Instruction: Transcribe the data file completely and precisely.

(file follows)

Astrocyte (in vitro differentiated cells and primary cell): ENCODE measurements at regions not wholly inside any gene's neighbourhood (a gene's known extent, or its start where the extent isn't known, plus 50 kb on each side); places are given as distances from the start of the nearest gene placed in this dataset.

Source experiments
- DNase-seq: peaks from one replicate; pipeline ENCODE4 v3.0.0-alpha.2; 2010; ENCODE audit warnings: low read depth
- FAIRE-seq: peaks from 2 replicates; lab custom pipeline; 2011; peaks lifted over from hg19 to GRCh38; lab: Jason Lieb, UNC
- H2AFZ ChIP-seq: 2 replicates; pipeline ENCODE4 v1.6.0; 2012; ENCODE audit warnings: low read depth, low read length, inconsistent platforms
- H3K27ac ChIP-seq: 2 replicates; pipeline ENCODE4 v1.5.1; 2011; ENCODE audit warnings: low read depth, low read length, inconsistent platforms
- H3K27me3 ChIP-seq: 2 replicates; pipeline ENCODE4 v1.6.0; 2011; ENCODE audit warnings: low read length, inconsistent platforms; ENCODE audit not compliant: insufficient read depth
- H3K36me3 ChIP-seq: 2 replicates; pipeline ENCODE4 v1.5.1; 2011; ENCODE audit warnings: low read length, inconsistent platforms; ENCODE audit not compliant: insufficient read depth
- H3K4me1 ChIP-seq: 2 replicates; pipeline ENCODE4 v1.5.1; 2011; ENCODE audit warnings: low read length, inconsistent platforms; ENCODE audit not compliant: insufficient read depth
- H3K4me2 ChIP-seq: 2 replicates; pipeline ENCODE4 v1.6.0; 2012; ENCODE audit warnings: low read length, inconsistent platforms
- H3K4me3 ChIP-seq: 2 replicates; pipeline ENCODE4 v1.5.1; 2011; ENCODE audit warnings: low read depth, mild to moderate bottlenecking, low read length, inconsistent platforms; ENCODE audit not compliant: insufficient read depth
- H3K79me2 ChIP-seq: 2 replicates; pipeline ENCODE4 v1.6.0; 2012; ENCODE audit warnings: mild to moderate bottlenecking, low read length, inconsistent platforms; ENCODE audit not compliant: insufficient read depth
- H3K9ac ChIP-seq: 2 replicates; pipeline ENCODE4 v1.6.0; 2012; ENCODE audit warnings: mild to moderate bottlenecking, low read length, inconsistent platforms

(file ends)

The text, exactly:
Astrocyte (in vitro differentiated cells and primary cell): ENCODE measurements at regions not wholly inside any gene's neighbourhood (a gene's known extent, or its start where the extent isn't known, plus 50 kb on each side); places are given as distances from the start of the nearest gene placed in this dataset.

Source experiments
- DNase-seq: peaks from one replicate; pipeline ENCODE4 v3.0.0-alpha.2; 2010; ENCODE audit warnings: low read depth
- FAIRE-seq: peaks from 2 replicates; lab custom pipeline; 2011; peaks lifted over from hg19 to GRCh38; lab: Jason Lieb, UNC
- H2AFZ ChIP-seq: 2 replicates; pipeline ENCODE4 v1.6.0; 2012; ENCODE audit warnings: low read depth, low read length, inconsistent platforms
- H3K27ac ChIP-seq: 2 replicates; pipeline ENCODE4 v1.5.1; 2011; ENCODE audit warnings: low read depth, low read length, inconsistent platforms
- H3K27me3 ChIP-seq: 2 replicates; pipeline ENCODE4 v1.6.0; 2011; ENCODE audit warnings: low read length, inconsistent platforms; ENCODE audit not compliant: insufficient read depth
- H3K36me3 ChIP-seq: 2 replicates; pipeline ENCODE4 v1.5.1; 2011; ENCODE audit warnings: low read length, inconsistent platforms; ENCODE audit not compliant: insufficient read depth
- H3K4me1 ChIP-seq: 2 replicates; pipeline ENCODE4 v1.5.1; 2011; ENCODE audit warnings: low read length, inconsistent platforms; ENCODE audit not compliant: insufficient read depth
- H3K4me2 ChIP-seq: 2 replicates; pipeline ENCODE4 v1.6.0; 2012; ENCODE audit warnings: low read length, inconsistent platforms
- H3K4me3 ChIP-seq: 2 replicates; pipeline ENCODE4 v1.5.1; 2011; ENCODE audit warnings: low read depth, mild to moderate bottlenecking, low read length, inconsistent platforms; ENCODE audit not compliant: insufficient read depth
- H3K79me2 ChIP-seq: 2 replicates; pipeline ENCODE4 v1.6.0; 2012; ENCODE audit warnings: mild to moderate bottlenecking, low read length, inconsistent platforms; ENCODE audit not compliant: insufficient read depth
- H3K9ac ChIP-seq: 2 replicates; pipeline ENCODE4 v1.6.0; 2012; ENCODE audit warnings: mild to moderate bottlenecking, low read length, inconsistent platforms